This clay-colored robin, or thrush, is the national bird of Costa Rica. In spite of all the beautiful exotic birds found in Costa Rica, the Yigüirro was chosen in 1977 for several reasons. Due to its wide range and tendency to live close to humans, it is well known and therefore mentioned in many of Costa Rica’s folk songs, short stories and novels.

The males are also cherished for their exquisite song; during mating season, they serenade potential mates with an unmistakable tune. Click here to listen to their beautiful song.

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20 April 2013

We are finally on the Google map!

If you've ever wondered what our place is like, you can finally see our hogar (home) in Google Earth. For years we've been looking at blurry satellite images of the Atenas area and our place was just a dark smudge on the map. Last month Google obtained new images and you can clearly see our property and all of the surrounding neighborhoods.
Click to enlarge

This image was updated in March, just after our annual neighborhood fiesta and rodeo. You can still see the bull ring and the flat bed trailers where they had setup chairs for the spectators. It's too bad the image was taken at the end of the dry season... the recent rain has already started to turn the sports field green again.

So now when you think of us, you'll be able to picture us living here in our tropical paradise.

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16 February 2013

Culinary delights from our stone oven

What a treat we been enjoying this week. John brined a fresh ham and cooked it in our wood fired stone oven. The ham is just delicious and we've been fixing it every way you can think of... sliced hot, cold, in sandwiches, fried, etc. If you want the recipe and the full story click on this link:

How to brine and cook a fresh ham...
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25 January 2013

Español and things that irk me...

The native language in Costa Rica is Spanish, or español. It is one of several of the romance languages and it's alphabet, unlike English, officially contains 27 letters: a, b, c, d, e, f, g, h, i, j, k, l, m, n, ñ, o, p, q, r, s, t, u, v, w, x, y, and z.

When I learned to speak, read and write Spanish, some 40+ years ago, the alphabet consisted of 30 "letters", 3 of which were letter combinations that have since been eliminated by the Real Academia Española (the ultimate authority on the Spanish language. The other 3 letters where ch, ll and rr.

Spanish was not easy to learn, but certainly it is much easier to master in your 20's than in your 60's. Now that I have turned into "that crabby old lady" (John's words, not mine) I get irked when people try to write in Spanish without taking the time to spell the words correctly. I see it all the time in the online forums and blogs of English speakers. Most of these folks depend on a spell checker to make sure their English is spelled correctly, but they don't bother to ensure their Spanish is spelled correctly.

At times, these misspellings can be rather comical, but occasionally they can be down right insulting. One of the biggest mistakes I see people making is spelling words with the letter ñ, or Ñ. Yes, this is a unique letter, not the letter N with an accent mark. The letter N is pronounced "ene" and the letter Ñ is pronounced "enyea".

I'm sure you've all heard the Christmas song by José Feliciano, that goes like this...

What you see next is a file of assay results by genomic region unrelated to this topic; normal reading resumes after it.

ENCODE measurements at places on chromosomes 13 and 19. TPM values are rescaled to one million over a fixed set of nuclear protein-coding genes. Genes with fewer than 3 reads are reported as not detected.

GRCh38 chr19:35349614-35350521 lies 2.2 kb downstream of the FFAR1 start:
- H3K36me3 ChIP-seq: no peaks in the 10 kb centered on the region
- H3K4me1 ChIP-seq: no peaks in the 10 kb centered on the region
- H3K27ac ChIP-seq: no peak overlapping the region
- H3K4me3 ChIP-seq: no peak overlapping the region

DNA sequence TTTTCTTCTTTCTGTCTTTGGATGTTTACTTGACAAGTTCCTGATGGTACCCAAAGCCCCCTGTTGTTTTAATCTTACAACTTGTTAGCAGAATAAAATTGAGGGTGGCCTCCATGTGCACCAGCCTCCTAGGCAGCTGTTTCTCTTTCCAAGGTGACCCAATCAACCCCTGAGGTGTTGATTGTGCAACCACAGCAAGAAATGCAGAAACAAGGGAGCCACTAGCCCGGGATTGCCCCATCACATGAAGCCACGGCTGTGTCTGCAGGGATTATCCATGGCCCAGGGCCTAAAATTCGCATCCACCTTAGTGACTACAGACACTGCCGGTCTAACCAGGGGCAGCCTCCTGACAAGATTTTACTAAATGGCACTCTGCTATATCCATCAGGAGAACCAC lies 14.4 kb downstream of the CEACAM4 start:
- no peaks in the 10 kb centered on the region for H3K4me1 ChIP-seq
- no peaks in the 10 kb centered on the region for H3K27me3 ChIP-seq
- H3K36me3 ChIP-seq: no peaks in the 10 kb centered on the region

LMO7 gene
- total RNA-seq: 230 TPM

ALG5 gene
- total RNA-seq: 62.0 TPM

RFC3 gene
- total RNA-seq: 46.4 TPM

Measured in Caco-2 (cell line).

Feliz Navidad
Feliz Navidad
Feliz Navidad
Prospero Año y Felicidad.

Well, the word Año is one of my major pet peeves.... it is spelled "año" not "ano" and it is the difference between wishing someone a prosperous year, or a prosperous "asshole", or "anus" if you want to be anatomically correct.

Here are a couple of other examples the irk me...

cumpleaños (birthday)
Cumple, comes from the verb "cumplir", or to comply, so you can probably guess what it would mean if written as "cumple anos"

sueño (dream/ or sleepy.."tengo sueño")
But when written as "sueno" it means sounded, as in the past tense of the verb "sonar", or to sound.

Doña (title of respect as in lady, mistress or madam)
The word written as "dona" comes from the verb "donar", or donate. It is also a misspelling of the English word "donut". So if this is placed in front of a woman's name, it could mean "Donate Patricia", or maybe even Patricia Donut.

uña (nail---as in finger nail)
If written as "una" it means one, or the article an.

cañón (canyon)
When written as "canon" it means canon, dogma, or doctrine.

We have a local restaurant in Atenas called "Antaños", or "Yesteryears" in English. After this brief lesson, I'll bet you can noodle out the definition if it were written as "Antanos". I can't begin to count the number of times I've heard expats mispronounce this word. They probably get tired of me trying to correct them, but they need to suck it up. I'm just trying to help and pay it forward.

When I was learning Spanish, my best friend Maritza, a Tica, spent more time correcting me than she did talking to me. Here it is, some 40+ years later, and she still giggles when I mispronounce something in her native language. My Spanish will never be perfect, and everyday I learn something new. She continues to teach me and I continue to improve.

If you are learning español, you need to bookmark the Real Academia Española as your "go to" site when you need to know the correct spelling of a Spanish word. There is no better source. Another excellent resource is the Spanish Language Lab at Indiana University–Purdue University Fort Wayne

I'll get off my soapbox for now, but only until this old curmudgeon finds something else worth sharing.

Hasta luego señores...